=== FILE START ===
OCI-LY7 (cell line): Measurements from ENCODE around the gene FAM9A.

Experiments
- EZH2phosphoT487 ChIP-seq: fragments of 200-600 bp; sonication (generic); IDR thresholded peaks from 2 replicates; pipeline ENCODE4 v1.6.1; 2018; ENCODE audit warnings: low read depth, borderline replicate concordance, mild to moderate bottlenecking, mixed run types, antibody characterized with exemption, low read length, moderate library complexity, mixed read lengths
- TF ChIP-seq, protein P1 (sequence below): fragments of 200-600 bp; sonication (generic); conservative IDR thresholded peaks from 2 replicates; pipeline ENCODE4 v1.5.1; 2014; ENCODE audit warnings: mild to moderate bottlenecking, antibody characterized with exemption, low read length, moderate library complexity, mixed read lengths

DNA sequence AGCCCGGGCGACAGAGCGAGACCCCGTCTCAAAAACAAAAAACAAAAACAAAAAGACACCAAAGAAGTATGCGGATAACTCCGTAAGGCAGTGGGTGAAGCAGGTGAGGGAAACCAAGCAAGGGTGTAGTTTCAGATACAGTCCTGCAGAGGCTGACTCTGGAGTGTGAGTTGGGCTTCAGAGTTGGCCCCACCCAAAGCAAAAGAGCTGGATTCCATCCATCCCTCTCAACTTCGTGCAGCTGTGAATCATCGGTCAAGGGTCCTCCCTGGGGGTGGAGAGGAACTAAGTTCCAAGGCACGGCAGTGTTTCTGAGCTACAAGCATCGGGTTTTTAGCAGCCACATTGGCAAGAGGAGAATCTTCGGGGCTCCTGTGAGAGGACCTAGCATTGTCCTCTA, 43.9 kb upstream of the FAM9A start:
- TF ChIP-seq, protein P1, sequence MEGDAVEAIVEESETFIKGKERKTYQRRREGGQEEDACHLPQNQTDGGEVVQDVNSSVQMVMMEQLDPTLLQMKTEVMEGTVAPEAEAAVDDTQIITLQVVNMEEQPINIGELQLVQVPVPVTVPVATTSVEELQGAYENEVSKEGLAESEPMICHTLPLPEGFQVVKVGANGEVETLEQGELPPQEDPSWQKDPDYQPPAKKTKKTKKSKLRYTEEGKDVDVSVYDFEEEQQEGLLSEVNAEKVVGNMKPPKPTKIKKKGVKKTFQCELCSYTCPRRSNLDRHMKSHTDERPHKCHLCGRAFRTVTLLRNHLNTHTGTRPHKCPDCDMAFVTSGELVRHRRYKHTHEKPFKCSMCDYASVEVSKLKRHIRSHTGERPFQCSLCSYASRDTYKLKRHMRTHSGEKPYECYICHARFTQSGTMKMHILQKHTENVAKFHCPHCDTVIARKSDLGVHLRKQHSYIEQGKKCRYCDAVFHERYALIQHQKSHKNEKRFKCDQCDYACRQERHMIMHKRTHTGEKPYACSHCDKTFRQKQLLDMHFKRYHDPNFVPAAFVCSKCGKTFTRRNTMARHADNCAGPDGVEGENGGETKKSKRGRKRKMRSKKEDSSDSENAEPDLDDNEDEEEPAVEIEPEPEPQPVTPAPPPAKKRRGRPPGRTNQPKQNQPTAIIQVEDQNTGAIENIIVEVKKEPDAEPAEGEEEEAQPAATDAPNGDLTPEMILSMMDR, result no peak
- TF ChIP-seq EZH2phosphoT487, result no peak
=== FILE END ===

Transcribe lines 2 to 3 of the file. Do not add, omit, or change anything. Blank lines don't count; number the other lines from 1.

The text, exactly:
Experiments
- EZH2phosphoT487 ChIP-seq: fragments of 200-600 bp; sonication (generic); IDR thresholded peaks from 2 replicates; pipeline ENCODE4 v1.6.1; 2018; ENCODE audit warnings: low read depth, borderline replicate concordance, mild to moderate bottlenecking, mixed run types, antibody characterized with exemption, low read length, moderate library complexity, mixed read lengths